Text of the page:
Windsor is taking questions then the other independent, Rob Oakeshott will make his announcement soon.

UPDATE :

From Jack’s live blog:

3:17
RO says neither party has a mandate
3:18
Oakeshott talking about the new parliament and how it will function but still no decision
3:20
Oakeshott – a hard decision , line ball judgment decision. “Could not get any closer”.
3:20
Oakeshott hinting he will support Labor
3:21
On now and still not confirming which way he will go.
3:23
RO certainly likes to create suspense
3:26
I’m going to call this. Oakeshott supports Labor
3:31
Labor. RO supports Labor on rural education.
3:31
Both Windsor and Oakeshott will support the government

Tuesday September 7, 2010 3:31 
3:31
Gillard can now form minority government
3:32
LABOR WINS
3:35
Labor wins. 76 – 74

The ABC reports:

Independents Tony Windsor and Rob Oakeshott have broken Australia’s political deadlock by agreeing to back Julia Gillard in a Labor minority government.

After more than a fortnight of suspense, Mr Oakeshott and Mr Windsor today revealed their intention to give Labor their crucial votes, meaning it has secured the 76 seats needed to rule.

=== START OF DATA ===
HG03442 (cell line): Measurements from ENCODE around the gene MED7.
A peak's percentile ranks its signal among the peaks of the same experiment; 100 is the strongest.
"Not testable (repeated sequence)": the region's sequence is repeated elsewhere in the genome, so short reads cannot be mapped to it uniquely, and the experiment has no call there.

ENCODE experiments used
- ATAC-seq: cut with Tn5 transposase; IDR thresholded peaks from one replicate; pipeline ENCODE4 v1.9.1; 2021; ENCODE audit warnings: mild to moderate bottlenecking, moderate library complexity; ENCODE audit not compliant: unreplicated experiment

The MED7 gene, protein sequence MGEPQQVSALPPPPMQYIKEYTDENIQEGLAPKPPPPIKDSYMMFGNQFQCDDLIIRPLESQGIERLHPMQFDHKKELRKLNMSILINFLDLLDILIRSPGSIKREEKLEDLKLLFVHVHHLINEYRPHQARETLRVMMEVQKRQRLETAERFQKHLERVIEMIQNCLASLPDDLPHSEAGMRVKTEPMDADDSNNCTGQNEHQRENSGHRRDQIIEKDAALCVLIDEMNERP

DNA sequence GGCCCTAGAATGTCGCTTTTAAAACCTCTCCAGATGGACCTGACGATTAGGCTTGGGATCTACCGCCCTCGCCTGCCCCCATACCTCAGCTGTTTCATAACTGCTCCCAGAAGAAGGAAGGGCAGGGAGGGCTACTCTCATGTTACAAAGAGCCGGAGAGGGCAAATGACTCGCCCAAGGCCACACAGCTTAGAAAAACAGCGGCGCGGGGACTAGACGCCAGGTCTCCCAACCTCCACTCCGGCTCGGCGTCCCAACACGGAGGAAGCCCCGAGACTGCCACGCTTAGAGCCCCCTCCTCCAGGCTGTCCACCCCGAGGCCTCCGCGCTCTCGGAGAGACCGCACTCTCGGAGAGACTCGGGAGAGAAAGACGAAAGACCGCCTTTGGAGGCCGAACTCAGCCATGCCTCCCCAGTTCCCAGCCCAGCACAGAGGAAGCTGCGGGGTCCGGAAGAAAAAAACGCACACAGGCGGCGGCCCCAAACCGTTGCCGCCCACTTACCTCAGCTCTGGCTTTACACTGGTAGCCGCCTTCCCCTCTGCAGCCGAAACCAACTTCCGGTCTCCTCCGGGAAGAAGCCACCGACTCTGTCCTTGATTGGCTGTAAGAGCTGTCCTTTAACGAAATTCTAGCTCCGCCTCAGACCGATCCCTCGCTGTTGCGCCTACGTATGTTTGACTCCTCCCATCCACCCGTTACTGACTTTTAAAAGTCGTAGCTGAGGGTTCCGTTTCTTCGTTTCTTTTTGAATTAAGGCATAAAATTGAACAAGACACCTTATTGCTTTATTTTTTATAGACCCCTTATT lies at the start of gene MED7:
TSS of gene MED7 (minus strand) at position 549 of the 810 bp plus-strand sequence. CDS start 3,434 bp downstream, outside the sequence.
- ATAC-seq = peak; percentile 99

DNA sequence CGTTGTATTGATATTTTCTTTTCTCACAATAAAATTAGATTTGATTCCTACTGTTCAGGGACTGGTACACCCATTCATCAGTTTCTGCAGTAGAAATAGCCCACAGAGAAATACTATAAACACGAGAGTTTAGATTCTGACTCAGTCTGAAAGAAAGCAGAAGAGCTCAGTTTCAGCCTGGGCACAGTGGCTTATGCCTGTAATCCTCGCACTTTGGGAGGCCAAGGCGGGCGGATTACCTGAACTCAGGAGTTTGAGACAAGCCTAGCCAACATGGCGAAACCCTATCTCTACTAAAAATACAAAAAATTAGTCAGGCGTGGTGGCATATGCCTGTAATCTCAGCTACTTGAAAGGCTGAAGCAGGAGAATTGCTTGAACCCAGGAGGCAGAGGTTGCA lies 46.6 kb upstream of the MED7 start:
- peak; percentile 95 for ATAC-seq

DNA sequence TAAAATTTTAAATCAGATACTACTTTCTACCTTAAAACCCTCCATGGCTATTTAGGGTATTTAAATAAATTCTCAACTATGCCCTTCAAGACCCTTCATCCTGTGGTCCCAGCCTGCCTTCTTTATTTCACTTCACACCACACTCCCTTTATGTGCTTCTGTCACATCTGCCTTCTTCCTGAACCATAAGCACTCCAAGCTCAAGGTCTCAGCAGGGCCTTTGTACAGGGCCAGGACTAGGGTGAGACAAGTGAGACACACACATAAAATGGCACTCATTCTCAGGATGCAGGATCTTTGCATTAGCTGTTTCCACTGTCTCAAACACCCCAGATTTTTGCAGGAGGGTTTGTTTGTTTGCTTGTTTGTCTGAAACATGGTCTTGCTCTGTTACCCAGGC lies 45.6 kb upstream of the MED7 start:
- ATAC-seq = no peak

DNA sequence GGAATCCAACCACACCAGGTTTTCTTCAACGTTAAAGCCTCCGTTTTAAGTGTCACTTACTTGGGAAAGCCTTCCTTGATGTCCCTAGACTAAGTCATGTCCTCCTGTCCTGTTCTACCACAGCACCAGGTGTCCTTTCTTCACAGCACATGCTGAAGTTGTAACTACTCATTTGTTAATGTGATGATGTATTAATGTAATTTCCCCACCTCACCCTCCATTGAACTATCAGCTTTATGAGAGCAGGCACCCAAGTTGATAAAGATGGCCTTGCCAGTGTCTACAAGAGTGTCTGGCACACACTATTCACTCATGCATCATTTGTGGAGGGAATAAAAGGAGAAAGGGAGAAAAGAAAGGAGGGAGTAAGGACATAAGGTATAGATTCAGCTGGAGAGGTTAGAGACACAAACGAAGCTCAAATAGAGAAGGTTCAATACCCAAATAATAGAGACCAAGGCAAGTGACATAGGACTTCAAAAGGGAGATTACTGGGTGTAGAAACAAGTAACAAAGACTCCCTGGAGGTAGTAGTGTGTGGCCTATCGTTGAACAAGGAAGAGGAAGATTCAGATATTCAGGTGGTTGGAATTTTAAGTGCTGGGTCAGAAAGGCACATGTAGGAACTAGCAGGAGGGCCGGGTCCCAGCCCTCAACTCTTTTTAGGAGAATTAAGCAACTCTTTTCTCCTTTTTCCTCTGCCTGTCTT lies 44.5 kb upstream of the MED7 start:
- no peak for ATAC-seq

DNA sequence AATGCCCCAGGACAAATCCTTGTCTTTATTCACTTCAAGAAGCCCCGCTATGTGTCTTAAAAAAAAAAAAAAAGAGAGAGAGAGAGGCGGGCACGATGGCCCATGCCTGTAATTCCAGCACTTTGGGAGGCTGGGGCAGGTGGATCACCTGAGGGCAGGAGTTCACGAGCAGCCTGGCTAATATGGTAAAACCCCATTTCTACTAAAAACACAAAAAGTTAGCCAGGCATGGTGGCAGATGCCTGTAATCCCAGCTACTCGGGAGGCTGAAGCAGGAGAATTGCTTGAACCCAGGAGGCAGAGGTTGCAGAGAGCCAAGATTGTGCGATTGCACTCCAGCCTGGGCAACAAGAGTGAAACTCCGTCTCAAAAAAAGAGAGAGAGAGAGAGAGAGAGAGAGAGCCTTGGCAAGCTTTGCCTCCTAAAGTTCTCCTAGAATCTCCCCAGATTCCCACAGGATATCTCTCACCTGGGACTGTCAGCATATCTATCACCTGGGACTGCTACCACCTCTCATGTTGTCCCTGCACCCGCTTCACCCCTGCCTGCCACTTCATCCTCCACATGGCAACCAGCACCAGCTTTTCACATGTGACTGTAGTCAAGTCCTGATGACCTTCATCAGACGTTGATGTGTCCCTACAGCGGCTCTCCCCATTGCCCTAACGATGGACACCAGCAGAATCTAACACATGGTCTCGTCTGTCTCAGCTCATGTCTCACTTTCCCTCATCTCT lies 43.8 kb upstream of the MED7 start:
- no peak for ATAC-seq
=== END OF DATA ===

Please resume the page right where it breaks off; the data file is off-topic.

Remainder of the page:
Their decision came hot on the heels of Bob Katter, who earlier confirmed he would back the Coalition, putting it on 74 votes.

Mr Oakeshott’s and Mr Windsor’s decision to swing behind Labor is a bitter blow for Opposition Leader Tony Abbott, who came closer than anyone expected to winning the election. In recent days he pleaded with the country trio not to forget their conservative roots.

Julia Gillard is still Prime Minister.

It is a fragile majority and it will take a lot of skill to hold it together for the parliamentary term.

 When Jenny Shipley was leading a minority government here she said she used to wake up each day and do the numbers, and she knew she couldn’t always rely on her own team. Julia Gillard will be in a very similar position.


Goose, golden egg

June 17, 2010

In New Zealand we’ve had thousands of people marching in protest at the suggestion that the potential for mining on conservation land be investigated.

When we were in Australia a couple of weeks the papers were full of stories on the government’s proposal to levy a super tax on mining, almost all of which were in support of the mining companies.

Here’ we’d probably have people saying sock it to ’em. There people understand the part mining plays in the economy and what it contributes to the country’s wealth.

The tax is seen as the government’s attempt to kill the goose which lays the country’s golden eggs and most people recognise that hurting mining hurts them too.